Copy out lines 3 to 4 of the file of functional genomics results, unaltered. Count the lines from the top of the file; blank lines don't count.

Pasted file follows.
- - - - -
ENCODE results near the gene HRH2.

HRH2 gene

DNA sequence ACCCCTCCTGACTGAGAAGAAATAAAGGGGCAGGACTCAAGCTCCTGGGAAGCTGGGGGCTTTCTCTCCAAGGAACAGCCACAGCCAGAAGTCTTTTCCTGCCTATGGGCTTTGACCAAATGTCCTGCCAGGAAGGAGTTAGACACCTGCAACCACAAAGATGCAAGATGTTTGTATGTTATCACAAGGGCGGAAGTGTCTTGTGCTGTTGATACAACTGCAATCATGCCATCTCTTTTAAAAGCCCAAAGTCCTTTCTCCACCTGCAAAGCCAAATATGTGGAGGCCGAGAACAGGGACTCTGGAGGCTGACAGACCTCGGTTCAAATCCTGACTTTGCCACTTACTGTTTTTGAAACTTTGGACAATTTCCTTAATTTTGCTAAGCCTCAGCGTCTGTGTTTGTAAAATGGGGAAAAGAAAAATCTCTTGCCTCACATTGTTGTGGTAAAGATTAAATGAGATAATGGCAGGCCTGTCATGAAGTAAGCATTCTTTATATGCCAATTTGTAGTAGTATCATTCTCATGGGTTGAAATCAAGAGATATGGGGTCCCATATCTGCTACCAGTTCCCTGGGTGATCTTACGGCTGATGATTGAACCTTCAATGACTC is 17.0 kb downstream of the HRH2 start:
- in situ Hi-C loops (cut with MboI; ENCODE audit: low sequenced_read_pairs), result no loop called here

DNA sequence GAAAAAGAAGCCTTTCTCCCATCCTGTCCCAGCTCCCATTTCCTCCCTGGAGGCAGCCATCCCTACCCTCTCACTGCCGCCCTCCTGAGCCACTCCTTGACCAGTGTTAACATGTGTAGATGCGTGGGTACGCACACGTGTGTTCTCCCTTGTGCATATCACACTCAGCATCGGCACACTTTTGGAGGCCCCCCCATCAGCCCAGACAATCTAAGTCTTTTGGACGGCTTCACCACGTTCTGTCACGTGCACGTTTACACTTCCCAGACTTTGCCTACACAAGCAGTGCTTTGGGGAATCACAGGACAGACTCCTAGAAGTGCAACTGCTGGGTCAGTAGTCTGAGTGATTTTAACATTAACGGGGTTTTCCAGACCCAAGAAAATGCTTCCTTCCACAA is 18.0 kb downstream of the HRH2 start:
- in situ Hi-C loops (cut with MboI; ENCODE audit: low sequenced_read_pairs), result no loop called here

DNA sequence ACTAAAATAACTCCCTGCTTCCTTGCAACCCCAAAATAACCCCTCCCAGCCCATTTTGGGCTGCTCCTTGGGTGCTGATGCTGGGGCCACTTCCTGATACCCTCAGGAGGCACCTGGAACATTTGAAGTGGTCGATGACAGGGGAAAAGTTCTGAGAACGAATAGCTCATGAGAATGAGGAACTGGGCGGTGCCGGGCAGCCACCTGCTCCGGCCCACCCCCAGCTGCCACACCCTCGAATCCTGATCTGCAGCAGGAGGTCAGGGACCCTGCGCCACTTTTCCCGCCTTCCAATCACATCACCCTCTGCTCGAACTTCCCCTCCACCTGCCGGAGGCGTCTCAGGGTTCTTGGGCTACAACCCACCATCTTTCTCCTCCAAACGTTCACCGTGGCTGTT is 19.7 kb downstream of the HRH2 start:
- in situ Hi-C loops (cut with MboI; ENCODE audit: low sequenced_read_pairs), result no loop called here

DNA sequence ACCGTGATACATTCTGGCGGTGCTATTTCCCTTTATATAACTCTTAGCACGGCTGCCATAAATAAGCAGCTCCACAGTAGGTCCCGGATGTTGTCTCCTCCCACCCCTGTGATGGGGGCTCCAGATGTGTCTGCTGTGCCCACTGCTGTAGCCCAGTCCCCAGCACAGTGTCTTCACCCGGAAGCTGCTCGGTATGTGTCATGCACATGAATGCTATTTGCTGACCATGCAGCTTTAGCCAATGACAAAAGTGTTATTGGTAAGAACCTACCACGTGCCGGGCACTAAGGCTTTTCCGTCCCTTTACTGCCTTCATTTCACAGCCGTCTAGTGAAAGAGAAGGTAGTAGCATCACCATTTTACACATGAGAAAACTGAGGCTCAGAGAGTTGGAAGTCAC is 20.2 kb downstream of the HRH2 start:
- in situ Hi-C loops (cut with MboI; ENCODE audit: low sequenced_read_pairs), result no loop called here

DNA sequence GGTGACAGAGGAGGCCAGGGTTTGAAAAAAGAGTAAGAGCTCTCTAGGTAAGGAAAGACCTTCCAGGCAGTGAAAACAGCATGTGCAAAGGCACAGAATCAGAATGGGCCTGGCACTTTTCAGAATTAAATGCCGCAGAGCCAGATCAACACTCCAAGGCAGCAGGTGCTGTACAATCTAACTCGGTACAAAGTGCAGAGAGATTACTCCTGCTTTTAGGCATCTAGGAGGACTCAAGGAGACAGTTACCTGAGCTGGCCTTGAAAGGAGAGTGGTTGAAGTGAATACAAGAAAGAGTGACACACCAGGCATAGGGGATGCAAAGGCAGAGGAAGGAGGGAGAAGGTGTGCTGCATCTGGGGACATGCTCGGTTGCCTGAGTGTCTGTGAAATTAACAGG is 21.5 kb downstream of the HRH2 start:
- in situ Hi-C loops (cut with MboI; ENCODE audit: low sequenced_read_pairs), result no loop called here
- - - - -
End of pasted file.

DNA sequence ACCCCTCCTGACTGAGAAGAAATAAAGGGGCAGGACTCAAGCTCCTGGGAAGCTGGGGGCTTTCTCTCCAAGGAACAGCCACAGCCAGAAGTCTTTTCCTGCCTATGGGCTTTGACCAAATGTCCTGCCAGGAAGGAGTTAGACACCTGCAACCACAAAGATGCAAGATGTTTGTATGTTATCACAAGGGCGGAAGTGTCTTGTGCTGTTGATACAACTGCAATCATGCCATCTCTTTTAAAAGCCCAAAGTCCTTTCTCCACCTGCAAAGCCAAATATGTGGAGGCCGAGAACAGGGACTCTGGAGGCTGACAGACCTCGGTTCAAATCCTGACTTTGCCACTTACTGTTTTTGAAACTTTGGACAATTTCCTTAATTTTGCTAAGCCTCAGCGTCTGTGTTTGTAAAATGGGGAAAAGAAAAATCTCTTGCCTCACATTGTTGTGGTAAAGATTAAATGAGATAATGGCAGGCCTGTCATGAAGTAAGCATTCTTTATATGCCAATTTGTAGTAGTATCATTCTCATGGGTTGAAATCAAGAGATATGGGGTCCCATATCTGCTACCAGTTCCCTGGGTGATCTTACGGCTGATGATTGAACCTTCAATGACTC is 17.0 kb downstream of the HRH2 start:
- in situ Hi-C loops (cut with MboI; ENCODE audit: low sequenced_read_pairs), result no loop called here